Local Author Showcase: Krish Krishnan

Local Author Showcase spotlights Skokie-area writers and their work. This month, we talked with Krish Krishnan. He'll be here on Monday, September 21, 2015 to discuss his art/travel book Rambles into Sacred Realms, which combines a travelogue style with more than 113 pieces of the author's artwork executed during his travels of nearly three decades across 12 countries.

When did you start writing and what inspired you?

I used to write regularly to the Letters to the Editor column of several newspapers since I was in high school on issues that I felt very strongly about, but I remember being truly excited when I found my first op-ed printed in a prestigious Indian national newspaper--The Times of India--when I was 21. I took that to be an accomplishment for someone far removed from journalism. It was a 450-word piece on funny naming conventions across world cultures and it drew some attention then. It still remains one of my favorites to date.

Tell us a little about your book Rambles into Sacred Realms.

As I have crisscrossed the globe for business and pleasure, places of divine power have always intrigued me. From the mighty red rocks of Petra, Jordan, to the fury of the Hawaiian volcanoes, to the religious fervor of Varanasi, India, I have long been compelled to explore and portray such awe-inspiring divinity through writing and artwork. Rambles into Sacred Realms is an eclectic collection of 12 places of peace and power in the world, distilled from my artwork, travel writings and moments of personal insight that I have documented during my travels to these hallowed spots over a period of 30 years. Each chapter includes an essay about a particular site and several pieces of my artwork executed in a variety of mediums including watercolor, scratchboard, acrylics, pencil, and pastel. Each piece of artwork is accompanied by a caption highlighting the essence of the moment that inspired the drawing. The book idea came about in a strange way. Around three years ago my wife asked me if I ever wanted to publish the travel journals and artwork I had been writing and painting over the past 30 years. I then began thinking about some of my life adventures--suddenly being surrounded by a pack of feral dogs while sketching a temple in Thailand; not knowing how to swim and wading in chin-deep waters of an underground cave in Belize where Maya called to their gods through human sacrifices; and having a venomous cobra slither across my feet as I sat and sketched a shrine in Cambodia--and I immediately decided that I wanted to share my adventures in these lands. In that wonderful moment, a book was born!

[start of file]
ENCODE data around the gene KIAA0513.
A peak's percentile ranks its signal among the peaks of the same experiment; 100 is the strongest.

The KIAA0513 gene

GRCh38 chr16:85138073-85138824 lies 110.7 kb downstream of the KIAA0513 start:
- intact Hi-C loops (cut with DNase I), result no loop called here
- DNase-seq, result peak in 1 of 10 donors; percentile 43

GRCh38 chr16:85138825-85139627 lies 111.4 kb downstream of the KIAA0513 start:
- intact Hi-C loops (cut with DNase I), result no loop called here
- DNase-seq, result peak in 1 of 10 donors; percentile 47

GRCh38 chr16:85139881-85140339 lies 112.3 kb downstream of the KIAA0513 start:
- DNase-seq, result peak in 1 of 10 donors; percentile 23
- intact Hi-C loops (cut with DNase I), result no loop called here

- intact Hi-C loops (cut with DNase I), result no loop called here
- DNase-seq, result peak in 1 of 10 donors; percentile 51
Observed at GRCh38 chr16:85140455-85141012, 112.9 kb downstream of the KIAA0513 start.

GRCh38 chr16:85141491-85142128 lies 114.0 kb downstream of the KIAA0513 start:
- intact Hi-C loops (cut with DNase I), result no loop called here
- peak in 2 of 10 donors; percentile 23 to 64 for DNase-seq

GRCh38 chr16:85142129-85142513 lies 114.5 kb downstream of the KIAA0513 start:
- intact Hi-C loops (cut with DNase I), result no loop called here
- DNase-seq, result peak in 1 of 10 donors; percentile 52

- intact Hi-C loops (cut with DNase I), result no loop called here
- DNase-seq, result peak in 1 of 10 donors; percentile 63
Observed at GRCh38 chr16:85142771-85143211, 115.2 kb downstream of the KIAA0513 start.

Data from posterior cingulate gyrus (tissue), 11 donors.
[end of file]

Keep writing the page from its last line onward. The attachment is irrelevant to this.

Do you see a natural relationship between travel, writing, and art?

To me all these flow naturally, together when I get inspired in one of those great places. There’s something deeply personal and immensely rewarding in what I do during the hours I spend freezing that exhilaratingly precious moment on canvas and scribbling thoughts in my notebook. With each deliberate brushstroke or scratch of the scalpel, I’m keenly tuned into the very moment I am recreating, losing myself in the profound joy of the subject before me. And when that subject is something divinely awe-inspiring—like lava gushing untrammeled out of a volcano deified as a goddess, or the timeless columns of a hallowed Grecian temple against the backdrop of verdant olive groves, or the vibrant throb of devotion in a city of ancient cultures—this act becomes one of spontaneous submission to the sublime.

You use many different artistic techniques and tools in your work, how do you decide which one to utilize in a particular situation?

It depends both on my mood and subject. While scratchboard is excellent for rendering fur textures of some of the animals depicted in my book, it doesn’t lend itself to all landscapes easily. For example, ancient temples and the texture of stone is best captured in scratchboard, however if you are looking for the interplay for mist and sunlight, use acrylic or watercolors. I find scratchboard extremely technical and limiting. Sometimes I begin a sketch on site using watercolor pencils, and I stick with these to completion. Charcoal is best suited for rocky terrain and sculpture--at least that’s what I have used these for. Having said all this, it all depends on my state of mind at that particular moment!

Do you have a dream travel destination?

Yes, two weeks in exotic Madagascar.